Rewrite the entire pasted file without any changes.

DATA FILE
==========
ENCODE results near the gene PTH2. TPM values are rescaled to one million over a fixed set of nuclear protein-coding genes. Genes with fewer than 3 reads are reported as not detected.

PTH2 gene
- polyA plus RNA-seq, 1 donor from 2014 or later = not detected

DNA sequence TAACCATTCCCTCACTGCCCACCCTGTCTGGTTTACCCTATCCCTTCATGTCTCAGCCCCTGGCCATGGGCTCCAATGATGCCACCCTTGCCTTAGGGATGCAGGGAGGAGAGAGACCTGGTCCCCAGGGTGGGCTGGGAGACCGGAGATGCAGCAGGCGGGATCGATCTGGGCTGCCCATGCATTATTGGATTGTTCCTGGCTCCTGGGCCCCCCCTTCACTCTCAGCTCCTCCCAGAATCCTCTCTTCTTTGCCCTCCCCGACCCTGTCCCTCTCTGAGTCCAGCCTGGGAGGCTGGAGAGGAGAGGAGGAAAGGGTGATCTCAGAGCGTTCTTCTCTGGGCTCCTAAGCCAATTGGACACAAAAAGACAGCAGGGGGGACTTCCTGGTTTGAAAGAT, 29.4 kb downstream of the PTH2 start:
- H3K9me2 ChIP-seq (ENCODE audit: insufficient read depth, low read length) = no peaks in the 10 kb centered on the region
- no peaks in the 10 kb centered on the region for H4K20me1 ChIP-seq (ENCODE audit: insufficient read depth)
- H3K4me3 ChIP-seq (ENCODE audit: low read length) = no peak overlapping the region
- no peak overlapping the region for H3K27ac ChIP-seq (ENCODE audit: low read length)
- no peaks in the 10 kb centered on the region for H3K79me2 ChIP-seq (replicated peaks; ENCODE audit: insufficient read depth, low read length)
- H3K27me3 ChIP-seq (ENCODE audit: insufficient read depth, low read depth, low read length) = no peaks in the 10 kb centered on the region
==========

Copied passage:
ENCODE results near the gene PTH2. TPM values are rescaled to one million over a fixed set of nuclear protein-coding genes. Genes with fewer than 3 reads are reported as not detected.

PTH2 gene
- polyA plus RNA-seq, 1 donor from 2014 or later = not detected

DNA sequence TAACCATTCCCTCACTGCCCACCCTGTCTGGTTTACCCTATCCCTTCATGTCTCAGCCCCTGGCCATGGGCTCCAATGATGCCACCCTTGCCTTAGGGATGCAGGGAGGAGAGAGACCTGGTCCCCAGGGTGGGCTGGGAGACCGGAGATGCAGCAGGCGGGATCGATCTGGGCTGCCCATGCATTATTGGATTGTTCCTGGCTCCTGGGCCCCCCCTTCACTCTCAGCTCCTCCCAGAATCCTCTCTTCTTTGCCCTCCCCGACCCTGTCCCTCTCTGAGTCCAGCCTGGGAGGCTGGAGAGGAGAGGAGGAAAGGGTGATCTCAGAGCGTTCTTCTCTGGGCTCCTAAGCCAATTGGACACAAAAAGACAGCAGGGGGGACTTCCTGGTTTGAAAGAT, 29.4 kb downstream of the PTH2 start:
- H3K9me2 ChIP-seq (ENCODE audit: insufficient read depth, low read length) = no peaks in the 10 kb centered on the region
- no peaks in the 10 kb centered on the region for H4K20me1 ChIP-seq (ENCODE audit: insufficient read depth)
- H3K4me3 ChIP-seq (ENCODE audit: low read length) = no peak overlapping the region
- no peak overlapping the region for H3K27ac ChIP-seq (ENCODE audit: low read length)
- no peaks in the 10 kb centered on the region for H3K79me2 ChIP-seq (replicated peaks; ENCODE audit: insufficient read depth, low read length)
- H3K27me3 ChIP-seq (ENCODE audit: insufficient read depth, low read depth, low read length) = no peaks in the 10 kb centered on the region